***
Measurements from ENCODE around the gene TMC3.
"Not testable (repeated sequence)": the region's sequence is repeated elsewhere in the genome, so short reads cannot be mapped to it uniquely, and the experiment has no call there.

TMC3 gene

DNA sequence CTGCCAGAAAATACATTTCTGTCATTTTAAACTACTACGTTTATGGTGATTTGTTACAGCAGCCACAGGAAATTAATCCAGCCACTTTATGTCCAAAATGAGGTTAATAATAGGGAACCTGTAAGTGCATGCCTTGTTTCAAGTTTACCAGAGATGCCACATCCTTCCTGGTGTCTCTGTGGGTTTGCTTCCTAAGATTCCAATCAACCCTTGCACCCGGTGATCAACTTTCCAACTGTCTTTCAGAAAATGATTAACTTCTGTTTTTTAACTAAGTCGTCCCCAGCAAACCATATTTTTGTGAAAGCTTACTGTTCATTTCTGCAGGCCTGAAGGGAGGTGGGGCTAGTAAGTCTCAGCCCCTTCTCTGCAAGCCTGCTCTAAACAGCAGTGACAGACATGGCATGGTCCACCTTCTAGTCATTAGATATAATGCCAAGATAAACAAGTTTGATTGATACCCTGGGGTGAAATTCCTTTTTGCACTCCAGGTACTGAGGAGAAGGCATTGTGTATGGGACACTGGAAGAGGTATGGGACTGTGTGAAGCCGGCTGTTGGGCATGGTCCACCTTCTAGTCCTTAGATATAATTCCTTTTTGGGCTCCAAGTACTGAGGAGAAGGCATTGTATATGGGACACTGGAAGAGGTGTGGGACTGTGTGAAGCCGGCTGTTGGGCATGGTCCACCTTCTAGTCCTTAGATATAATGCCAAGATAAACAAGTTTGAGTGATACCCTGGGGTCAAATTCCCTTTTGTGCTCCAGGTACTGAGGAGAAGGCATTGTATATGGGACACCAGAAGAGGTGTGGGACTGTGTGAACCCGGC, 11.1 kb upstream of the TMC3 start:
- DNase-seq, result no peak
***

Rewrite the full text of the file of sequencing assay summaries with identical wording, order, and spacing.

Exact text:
Measurements from ENCODE around the gene TMC3.
"Not testable (repeated sequence)": the region's sequence is repeated elsewhere in the genome, so short reads cannot be mapped to it uniquely, and the experiment has no call there.

TMC3 gene

DNA sequence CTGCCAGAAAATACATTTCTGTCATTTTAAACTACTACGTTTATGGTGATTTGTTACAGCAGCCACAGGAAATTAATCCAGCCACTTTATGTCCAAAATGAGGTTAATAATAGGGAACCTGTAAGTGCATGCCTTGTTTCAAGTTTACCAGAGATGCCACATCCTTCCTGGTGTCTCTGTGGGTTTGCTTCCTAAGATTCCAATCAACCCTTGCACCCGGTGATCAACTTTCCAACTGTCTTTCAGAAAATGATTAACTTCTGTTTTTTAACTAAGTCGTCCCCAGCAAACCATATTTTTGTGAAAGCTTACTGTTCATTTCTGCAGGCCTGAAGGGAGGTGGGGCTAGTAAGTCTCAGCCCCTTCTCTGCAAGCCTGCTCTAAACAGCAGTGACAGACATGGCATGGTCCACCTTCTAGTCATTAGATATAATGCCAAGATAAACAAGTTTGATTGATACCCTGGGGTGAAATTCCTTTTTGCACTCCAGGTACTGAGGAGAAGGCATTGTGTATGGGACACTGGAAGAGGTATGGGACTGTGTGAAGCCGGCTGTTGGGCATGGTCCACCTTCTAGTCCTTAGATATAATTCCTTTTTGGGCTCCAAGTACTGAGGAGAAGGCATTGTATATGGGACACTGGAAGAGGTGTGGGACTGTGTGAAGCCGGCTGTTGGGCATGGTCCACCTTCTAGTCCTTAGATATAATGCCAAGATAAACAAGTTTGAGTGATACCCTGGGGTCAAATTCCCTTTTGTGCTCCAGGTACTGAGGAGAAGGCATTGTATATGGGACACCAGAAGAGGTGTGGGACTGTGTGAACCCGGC, 11.1 kb upstream of the TMC3 start:
- DNase-seq, result no peak